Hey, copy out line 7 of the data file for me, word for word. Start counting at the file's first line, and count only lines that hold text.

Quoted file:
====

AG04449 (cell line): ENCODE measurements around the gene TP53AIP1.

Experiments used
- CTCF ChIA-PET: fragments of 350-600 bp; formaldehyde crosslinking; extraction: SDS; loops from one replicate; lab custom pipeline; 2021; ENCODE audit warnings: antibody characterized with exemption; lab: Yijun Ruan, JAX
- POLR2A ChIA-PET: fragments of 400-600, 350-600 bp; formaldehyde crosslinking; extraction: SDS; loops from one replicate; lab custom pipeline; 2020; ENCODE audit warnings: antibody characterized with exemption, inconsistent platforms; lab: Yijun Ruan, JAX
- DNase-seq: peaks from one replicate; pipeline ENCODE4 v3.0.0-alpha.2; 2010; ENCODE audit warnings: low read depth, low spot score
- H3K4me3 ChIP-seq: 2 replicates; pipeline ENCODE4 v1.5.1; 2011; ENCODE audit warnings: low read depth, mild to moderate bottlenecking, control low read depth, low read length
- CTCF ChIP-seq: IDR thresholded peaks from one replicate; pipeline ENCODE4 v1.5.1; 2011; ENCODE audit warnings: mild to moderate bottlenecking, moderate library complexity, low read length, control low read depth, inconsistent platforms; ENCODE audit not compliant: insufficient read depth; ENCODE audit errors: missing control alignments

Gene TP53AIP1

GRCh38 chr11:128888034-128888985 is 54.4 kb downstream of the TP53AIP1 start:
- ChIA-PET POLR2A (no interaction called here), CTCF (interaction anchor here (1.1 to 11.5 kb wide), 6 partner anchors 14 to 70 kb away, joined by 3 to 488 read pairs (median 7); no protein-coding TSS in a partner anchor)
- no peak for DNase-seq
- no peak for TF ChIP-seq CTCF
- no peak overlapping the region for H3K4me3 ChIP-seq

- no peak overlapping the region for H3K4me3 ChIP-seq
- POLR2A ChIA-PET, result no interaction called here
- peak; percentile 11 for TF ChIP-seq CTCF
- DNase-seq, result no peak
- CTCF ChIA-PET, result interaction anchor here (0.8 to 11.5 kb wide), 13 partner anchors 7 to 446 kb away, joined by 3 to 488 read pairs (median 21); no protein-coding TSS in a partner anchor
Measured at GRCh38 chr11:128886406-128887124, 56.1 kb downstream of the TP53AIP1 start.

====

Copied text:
- CTCF ChIP-seq: IDR thresholded peaks from one replicate; pipeline ENCODE4 v1.5.1; 2011; ENCODE audit warnings: mild to moderate bottlenecking, moderate library complexity, low read length, control low read depth, inconsistent platforms; ENCODE audit not compliant: insufficient read depth; ENCODE audit errors: missing control alignments